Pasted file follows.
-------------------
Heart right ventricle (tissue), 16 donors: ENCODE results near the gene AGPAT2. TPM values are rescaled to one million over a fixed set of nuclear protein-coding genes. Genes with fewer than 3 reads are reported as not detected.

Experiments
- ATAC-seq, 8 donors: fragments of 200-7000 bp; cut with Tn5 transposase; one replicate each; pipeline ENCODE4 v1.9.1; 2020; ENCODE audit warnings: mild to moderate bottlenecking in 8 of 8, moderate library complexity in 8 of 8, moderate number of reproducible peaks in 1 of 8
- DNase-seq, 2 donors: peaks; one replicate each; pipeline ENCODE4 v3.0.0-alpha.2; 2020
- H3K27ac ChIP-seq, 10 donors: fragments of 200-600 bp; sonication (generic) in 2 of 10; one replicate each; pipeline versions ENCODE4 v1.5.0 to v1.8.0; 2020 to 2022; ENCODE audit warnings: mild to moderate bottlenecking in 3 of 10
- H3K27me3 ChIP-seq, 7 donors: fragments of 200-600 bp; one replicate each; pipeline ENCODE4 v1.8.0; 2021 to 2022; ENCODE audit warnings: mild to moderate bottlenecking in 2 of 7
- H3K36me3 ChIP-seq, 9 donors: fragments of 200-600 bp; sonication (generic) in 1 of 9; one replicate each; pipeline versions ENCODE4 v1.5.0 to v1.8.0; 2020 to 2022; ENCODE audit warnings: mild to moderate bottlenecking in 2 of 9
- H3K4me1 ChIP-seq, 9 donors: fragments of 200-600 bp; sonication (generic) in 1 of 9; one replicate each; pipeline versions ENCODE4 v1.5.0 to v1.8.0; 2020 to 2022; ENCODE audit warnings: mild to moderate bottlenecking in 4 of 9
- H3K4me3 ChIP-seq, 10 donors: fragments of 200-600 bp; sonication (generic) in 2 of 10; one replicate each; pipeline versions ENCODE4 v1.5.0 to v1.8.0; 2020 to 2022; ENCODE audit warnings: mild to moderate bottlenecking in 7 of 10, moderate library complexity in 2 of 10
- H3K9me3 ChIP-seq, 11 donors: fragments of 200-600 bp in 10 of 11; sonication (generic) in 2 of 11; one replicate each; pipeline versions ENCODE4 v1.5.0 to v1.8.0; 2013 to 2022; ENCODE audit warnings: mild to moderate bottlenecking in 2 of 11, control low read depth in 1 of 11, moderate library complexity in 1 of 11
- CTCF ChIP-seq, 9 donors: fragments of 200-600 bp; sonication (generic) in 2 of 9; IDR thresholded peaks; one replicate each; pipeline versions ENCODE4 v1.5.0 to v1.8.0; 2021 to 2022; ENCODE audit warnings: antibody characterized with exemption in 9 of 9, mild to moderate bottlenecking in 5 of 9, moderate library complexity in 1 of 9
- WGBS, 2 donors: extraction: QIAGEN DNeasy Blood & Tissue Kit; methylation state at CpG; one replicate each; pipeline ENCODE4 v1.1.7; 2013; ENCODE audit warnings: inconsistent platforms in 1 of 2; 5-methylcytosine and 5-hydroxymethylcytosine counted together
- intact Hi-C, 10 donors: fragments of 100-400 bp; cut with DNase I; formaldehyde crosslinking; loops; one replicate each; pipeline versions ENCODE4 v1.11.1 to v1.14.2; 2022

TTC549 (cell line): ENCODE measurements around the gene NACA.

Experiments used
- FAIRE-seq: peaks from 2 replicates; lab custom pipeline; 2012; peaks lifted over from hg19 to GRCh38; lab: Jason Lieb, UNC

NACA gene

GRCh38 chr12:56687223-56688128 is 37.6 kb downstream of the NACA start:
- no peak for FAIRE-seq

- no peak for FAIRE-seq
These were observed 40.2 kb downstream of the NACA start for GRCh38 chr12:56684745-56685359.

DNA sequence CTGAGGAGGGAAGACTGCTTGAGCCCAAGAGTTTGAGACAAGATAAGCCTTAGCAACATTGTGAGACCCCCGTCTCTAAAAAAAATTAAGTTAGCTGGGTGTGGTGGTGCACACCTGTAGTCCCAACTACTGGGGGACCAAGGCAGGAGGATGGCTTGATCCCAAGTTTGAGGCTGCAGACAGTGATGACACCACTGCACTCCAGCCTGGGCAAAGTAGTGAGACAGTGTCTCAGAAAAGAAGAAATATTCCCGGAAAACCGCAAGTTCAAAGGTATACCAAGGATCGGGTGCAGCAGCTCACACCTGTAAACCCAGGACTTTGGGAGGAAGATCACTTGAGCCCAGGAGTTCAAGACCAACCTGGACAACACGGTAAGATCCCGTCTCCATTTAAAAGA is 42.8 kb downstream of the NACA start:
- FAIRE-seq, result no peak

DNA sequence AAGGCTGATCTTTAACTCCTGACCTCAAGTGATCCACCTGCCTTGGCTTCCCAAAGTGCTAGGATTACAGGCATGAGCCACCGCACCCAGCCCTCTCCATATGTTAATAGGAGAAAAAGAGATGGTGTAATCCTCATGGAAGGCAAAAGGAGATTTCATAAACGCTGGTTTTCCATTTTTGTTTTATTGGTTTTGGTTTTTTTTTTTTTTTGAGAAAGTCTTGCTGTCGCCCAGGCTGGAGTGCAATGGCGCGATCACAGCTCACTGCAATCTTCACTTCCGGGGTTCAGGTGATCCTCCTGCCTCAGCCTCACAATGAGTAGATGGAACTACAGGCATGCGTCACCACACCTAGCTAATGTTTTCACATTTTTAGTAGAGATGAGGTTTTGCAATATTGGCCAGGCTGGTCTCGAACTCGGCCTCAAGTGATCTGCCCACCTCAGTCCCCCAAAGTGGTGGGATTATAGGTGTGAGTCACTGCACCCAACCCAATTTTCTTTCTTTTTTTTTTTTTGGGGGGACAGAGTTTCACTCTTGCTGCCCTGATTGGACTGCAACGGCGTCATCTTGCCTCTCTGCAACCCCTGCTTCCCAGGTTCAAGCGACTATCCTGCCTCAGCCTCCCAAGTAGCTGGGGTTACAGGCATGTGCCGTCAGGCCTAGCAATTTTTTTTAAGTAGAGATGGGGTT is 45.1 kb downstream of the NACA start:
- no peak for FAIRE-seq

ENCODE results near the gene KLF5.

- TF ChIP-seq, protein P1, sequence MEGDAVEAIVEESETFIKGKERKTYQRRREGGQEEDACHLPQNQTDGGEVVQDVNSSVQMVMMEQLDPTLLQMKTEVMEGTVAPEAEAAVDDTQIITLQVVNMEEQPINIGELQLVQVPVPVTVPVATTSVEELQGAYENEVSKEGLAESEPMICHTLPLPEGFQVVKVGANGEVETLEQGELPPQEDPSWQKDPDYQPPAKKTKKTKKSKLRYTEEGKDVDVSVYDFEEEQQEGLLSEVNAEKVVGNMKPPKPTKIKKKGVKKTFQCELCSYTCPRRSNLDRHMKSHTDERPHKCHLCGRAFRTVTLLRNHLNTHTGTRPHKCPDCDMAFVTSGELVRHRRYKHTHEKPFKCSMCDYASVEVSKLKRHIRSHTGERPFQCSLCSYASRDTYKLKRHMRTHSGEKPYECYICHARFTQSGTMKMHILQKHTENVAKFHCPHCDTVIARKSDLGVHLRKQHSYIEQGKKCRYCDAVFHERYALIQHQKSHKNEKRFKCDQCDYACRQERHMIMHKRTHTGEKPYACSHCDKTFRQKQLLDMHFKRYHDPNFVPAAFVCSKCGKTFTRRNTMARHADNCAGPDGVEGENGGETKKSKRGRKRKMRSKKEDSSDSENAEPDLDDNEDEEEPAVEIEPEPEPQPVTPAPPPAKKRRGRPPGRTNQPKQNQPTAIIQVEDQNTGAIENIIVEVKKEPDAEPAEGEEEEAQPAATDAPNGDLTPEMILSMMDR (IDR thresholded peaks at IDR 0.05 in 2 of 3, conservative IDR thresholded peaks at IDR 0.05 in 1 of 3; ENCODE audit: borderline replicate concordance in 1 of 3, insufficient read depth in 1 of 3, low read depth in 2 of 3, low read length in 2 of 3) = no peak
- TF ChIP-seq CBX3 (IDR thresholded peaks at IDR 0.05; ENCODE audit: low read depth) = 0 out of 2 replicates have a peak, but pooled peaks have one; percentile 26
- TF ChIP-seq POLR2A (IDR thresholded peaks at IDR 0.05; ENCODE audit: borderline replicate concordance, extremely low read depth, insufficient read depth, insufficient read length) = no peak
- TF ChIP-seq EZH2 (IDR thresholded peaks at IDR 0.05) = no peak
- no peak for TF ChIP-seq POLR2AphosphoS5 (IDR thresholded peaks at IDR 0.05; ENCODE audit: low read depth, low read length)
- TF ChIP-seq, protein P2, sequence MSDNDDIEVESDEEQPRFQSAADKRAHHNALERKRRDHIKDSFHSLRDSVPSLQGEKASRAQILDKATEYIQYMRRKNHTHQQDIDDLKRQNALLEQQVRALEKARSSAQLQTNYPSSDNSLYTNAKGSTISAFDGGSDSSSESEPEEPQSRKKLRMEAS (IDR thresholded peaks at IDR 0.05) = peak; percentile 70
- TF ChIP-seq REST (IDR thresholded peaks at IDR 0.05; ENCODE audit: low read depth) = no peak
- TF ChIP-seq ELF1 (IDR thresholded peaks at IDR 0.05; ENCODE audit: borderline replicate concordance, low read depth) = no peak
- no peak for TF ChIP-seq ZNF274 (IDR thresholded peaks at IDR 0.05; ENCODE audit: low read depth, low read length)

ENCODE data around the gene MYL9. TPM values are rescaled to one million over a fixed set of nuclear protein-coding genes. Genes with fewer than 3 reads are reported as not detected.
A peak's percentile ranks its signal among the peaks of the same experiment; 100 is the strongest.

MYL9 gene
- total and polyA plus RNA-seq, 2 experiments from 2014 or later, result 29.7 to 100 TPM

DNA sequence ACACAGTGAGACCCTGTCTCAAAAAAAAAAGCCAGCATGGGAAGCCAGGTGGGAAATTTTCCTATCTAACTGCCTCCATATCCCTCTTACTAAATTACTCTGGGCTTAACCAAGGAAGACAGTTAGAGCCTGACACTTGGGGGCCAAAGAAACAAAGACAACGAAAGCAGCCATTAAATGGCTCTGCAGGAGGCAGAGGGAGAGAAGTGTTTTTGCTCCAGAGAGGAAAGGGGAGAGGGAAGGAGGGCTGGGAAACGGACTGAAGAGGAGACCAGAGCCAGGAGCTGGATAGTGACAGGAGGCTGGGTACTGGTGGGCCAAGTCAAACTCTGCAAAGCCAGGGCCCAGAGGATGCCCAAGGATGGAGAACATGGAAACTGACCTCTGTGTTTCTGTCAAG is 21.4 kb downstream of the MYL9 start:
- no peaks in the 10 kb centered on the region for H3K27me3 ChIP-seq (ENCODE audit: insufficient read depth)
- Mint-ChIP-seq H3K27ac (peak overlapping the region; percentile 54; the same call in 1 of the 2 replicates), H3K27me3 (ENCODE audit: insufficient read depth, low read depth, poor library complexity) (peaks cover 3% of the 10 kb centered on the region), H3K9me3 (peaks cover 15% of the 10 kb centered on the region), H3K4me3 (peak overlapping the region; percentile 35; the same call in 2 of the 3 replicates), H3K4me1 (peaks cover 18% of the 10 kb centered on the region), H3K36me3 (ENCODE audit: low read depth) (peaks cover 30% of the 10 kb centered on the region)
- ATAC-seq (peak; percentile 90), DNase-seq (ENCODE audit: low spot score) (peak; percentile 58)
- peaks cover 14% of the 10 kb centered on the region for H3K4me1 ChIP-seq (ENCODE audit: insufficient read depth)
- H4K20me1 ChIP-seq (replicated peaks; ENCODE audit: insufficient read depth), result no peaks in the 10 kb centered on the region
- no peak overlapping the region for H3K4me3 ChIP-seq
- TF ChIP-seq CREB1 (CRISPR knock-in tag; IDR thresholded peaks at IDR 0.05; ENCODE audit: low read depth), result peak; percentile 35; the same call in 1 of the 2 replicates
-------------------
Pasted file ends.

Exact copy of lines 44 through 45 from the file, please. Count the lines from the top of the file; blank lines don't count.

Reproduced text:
- peaks cover 14% of the 10 kb centered on the region for H3K4me1 ChIP-seq (ENCODE audit: insufficient read depth)
- H4K20me1 ChIP-seq (replicated peaks; ENCODE audit: insufficient read depth), result no peaks in the 10 kb centered on the region